Review Summary: Burn Lite4 of 4 thought this review was well written
As it turns out, releasing two albums within the same year didn't spell disaster for Deep Purple, but this album is still a fairly significant step down from the magnificent 'Burn'. They seem to have embraced the voices of Coverdale and Hughes in a more commercial way here. However, it still has some songs that not only stand out on this album, but within the entire Deep Purple discography.
One of these stand-outs is 'Soldier Of Fortune'; an absolutely beautiful ballad on par with 'When A Blind Man Cries' for its memorable melodies alluring acoustic guitar work conjoining to form a masterpiece. For something less artsy, there's the title track; an awesome heavy metal track in the vein of Judas Priest's 'Sinner' with its crushing riffs and dramatic lyrics dominating the song. Both of these songs are the highlights, as well as being the closer and the opener respectively, but nothing else apart from 'The Gypsy' comes close to the quality of those.
Songs like 'Holy Man' and 'Hold On' are good for what they are; catchy, radio-friendly material designed and executed simply. However, they don't feel like major songs. Instead they come off as filler-ish and aren't going to be in any “top 10 songs” lists for this band. One good thing about the song-writing on 'Stormbringer' is that there is a pleasant dose of funk injected into the band's sound, which is quite an entertaining diversion.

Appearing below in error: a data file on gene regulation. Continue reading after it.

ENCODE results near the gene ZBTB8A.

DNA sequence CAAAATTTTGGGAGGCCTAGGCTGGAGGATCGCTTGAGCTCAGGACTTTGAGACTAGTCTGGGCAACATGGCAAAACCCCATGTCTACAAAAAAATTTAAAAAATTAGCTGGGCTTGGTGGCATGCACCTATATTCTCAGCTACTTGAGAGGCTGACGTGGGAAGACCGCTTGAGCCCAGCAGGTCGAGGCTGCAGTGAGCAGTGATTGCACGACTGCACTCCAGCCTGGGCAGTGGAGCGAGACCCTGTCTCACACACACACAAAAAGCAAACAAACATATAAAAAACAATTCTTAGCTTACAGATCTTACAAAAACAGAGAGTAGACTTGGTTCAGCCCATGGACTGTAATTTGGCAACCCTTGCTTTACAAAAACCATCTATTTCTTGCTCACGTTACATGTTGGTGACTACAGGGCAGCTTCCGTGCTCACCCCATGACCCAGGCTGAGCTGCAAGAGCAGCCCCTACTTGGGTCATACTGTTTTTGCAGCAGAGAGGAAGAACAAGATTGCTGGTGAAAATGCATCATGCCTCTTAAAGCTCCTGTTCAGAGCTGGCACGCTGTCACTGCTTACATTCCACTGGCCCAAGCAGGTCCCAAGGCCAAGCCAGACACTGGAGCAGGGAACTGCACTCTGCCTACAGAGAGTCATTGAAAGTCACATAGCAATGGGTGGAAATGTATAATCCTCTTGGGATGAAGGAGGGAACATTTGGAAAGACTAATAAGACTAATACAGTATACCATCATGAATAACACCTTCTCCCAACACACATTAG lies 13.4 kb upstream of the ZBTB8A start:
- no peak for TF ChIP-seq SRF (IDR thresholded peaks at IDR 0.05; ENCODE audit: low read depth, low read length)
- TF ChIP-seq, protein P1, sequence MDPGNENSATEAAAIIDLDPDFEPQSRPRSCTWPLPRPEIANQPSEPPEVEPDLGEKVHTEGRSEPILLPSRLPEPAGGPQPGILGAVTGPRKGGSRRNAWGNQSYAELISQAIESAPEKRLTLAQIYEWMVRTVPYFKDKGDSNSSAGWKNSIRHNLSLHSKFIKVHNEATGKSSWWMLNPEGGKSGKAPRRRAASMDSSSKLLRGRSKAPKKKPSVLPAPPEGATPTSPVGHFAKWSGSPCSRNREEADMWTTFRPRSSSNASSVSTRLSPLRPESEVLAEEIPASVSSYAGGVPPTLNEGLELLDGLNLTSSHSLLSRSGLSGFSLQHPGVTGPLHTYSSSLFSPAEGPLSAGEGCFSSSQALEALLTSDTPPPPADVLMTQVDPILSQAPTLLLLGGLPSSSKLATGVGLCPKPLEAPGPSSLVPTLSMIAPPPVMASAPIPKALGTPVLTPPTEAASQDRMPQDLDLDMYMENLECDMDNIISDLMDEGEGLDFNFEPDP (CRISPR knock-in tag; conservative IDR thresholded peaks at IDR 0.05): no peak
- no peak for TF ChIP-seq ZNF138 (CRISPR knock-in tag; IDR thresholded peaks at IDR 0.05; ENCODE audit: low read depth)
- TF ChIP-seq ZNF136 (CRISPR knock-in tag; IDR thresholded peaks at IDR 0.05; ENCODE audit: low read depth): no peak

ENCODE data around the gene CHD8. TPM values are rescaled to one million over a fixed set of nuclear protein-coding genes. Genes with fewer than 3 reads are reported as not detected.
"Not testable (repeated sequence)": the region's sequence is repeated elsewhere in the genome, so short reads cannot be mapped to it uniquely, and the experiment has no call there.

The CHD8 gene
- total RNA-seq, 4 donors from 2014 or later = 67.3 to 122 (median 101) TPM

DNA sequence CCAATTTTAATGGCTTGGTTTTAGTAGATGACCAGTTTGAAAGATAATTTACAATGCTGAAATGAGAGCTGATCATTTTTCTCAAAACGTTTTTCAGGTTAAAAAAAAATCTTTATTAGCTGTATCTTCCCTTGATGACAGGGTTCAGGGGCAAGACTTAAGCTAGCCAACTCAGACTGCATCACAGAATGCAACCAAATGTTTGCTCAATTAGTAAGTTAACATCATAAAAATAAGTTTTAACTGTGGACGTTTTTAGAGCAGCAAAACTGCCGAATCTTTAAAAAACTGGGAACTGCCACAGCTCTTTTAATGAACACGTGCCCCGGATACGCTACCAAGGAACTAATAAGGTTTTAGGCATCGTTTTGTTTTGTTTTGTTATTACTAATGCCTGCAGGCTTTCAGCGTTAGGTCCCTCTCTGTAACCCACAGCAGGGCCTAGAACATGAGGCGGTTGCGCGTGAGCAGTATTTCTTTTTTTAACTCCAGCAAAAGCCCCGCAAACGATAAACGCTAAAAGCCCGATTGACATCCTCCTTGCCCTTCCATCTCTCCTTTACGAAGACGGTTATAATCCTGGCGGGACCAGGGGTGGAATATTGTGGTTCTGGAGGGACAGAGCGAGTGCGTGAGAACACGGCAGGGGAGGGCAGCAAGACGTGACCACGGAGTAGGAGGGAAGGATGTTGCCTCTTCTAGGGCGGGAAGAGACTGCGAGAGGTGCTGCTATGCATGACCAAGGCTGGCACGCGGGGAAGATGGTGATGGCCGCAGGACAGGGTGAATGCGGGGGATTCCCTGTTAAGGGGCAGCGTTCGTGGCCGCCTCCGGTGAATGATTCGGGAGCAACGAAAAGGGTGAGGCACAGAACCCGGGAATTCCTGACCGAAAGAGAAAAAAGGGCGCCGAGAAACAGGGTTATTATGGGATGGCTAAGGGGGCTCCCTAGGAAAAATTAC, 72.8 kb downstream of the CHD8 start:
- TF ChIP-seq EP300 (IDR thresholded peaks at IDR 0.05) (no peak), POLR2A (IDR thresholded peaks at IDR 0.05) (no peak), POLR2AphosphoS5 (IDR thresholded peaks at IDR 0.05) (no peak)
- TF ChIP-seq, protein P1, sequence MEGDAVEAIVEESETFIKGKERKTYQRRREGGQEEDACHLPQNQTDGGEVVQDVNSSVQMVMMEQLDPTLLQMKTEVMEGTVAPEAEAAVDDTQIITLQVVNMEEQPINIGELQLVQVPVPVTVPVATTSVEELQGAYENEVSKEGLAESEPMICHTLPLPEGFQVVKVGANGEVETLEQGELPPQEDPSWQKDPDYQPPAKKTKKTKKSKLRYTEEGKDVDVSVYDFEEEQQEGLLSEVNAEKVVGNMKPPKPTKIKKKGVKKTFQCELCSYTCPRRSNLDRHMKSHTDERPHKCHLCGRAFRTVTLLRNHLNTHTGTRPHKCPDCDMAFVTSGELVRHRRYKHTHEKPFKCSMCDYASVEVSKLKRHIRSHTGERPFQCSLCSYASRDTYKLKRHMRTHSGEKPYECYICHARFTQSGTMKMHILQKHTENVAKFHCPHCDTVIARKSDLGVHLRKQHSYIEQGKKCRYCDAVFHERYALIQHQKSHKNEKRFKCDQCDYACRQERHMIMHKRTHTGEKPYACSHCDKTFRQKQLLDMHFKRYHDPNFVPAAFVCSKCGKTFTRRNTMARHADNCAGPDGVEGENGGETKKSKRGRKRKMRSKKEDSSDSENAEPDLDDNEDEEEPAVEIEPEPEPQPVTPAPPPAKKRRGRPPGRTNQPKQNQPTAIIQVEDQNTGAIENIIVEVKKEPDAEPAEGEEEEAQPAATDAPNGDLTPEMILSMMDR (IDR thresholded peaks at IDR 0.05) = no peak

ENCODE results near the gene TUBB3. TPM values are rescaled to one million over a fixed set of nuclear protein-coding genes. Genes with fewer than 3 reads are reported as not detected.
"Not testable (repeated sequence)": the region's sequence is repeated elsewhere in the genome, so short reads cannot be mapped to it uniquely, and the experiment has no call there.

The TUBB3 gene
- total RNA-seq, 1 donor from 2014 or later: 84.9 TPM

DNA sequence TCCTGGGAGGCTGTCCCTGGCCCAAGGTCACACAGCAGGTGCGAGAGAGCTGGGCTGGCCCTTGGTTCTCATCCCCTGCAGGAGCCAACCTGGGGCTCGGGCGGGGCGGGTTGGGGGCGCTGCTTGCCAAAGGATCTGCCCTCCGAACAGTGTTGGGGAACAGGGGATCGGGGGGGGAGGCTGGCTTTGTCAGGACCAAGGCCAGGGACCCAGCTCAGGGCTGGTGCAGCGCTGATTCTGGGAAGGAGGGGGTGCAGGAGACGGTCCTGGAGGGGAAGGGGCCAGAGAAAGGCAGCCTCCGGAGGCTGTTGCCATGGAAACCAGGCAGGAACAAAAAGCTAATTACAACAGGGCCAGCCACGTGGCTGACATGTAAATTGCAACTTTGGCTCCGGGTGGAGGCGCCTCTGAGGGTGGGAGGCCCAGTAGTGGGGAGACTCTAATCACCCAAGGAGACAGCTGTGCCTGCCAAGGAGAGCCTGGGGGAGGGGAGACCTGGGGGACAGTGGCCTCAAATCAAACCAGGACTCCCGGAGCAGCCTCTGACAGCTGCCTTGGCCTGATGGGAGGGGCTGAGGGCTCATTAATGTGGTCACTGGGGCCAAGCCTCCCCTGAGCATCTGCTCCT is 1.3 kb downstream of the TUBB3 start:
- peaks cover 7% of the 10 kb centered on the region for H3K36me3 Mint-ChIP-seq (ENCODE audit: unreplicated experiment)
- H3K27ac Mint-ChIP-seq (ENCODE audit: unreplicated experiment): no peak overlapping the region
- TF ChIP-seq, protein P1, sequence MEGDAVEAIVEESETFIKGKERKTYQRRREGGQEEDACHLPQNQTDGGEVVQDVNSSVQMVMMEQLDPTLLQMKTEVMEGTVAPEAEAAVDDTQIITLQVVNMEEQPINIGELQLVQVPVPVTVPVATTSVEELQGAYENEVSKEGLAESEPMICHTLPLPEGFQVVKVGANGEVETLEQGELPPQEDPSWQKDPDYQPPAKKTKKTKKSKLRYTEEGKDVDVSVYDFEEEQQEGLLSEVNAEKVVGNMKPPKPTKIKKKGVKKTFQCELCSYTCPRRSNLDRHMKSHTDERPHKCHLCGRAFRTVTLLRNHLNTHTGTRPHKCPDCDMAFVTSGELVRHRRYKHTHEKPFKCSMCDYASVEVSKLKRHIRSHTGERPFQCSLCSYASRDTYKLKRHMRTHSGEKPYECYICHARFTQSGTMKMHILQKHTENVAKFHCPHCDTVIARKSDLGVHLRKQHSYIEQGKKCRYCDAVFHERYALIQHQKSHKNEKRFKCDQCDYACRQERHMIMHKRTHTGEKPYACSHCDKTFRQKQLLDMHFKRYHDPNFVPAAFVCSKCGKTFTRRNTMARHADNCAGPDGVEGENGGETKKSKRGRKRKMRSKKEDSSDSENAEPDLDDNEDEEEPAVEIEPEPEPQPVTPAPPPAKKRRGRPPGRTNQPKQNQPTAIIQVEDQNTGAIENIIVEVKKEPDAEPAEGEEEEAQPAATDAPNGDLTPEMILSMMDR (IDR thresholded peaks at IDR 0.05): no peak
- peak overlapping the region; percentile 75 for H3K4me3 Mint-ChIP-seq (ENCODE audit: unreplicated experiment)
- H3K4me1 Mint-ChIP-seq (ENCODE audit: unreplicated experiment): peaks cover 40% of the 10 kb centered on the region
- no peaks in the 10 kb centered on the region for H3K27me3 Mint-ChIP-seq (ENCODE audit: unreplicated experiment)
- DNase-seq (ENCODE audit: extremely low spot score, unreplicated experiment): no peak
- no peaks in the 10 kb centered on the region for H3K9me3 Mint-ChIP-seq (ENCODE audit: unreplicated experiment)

As this was the last Deep Purple album to have Ritchie Blackmore, his style on here may remind you of songs like 'Snake Charmer' or 'Sixteenth Century Greensleeves' (which may make you wonder how the album would sound with Dio on vocals). For the rest of the members, it's business as usual; not much really much new to say here.
Overall, 'Stormbringer' would be a fairly disappointing listen after 'Burn', but it's still a stable album that may be more consistent than that album, considering that there is no '“A” 200' to drag it down. Unfortunately, after this album, things looked bleak for Deep Purple, as the departure of Ritchie Blackmore made for a difficult situation, as there wasn't really anyone else with his style around. Luckily, Tommy Bolin was found to make 'Come Taste The Band' with the rest of Deep Purple, but this was not going to be another comeback like 'Burn' was.